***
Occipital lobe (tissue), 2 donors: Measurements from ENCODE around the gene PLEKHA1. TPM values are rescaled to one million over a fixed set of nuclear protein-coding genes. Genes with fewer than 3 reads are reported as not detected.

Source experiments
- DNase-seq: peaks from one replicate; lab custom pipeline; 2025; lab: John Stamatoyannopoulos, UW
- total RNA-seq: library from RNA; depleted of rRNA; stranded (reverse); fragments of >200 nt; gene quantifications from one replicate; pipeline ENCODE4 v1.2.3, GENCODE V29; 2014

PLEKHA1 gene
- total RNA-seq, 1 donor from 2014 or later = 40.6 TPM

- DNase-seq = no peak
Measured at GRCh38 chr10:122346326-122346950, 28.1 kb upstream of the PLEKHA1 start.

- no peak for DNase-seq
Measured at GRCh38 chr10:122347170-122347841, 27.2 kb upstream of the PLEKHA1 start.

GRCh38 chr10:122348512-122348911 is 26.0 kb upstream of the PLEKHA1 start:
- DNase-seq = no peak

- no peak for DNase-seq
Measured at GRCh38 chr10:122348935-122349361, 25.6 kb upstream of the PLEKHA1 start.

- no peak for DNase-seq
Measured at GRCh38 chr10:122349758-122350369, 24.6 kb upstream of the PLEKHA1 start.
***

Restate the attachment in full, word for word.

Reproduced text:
Occipital lobe (tissue), 2 donors: Measurements from ENCODE around the gene PLEKHA1. TPM values are rescaled to one million over a fixed set of nuclear protein-coding genes. Genes with fewer than 3 reads are reported as not detected.

Source experiments
- DNase-seq: peaks from one replicate; lab custom pipeline; 2025; lab: John Stamatoyannopoulos, UW
- total RNA-seq: library from RNA; depleted of rRNA; stranded (reverse); fragments of >200 nt; gene quantifications from one replicate; pipeline ENCODE4 v1.2.3, GENCODE V29; 2014

PLEKHA1 gene
- total RNA-seq, 1 donor from 2014 or later = 40.6 TPM

- DNase-seq = no peak
Measured at GRCh38 chr10:122346326-122346950, 28.1 kb upstream of the PLEKHA1 start.

- no peak for DNase-seq
Measured at GRCh38 chr10:122347170-122347841, 27.2 kb upstream of the PLEKHA1 start.

GRCh38 chr10:122348512-122348911 is 26.0 kb upstream of the PLEKHA1 start:
- DNase-seq = no peak

- no peak for DNase-seq
Measured at GRCh38 chr10:122348935-122349361, 25.6 kb upstream of the PLEKHA1 start.

- no peak for DNase-seq
Measured at GRCh38 chr10:122349758-122350369, 24.6 kb upstream of the PLEKHA1 start.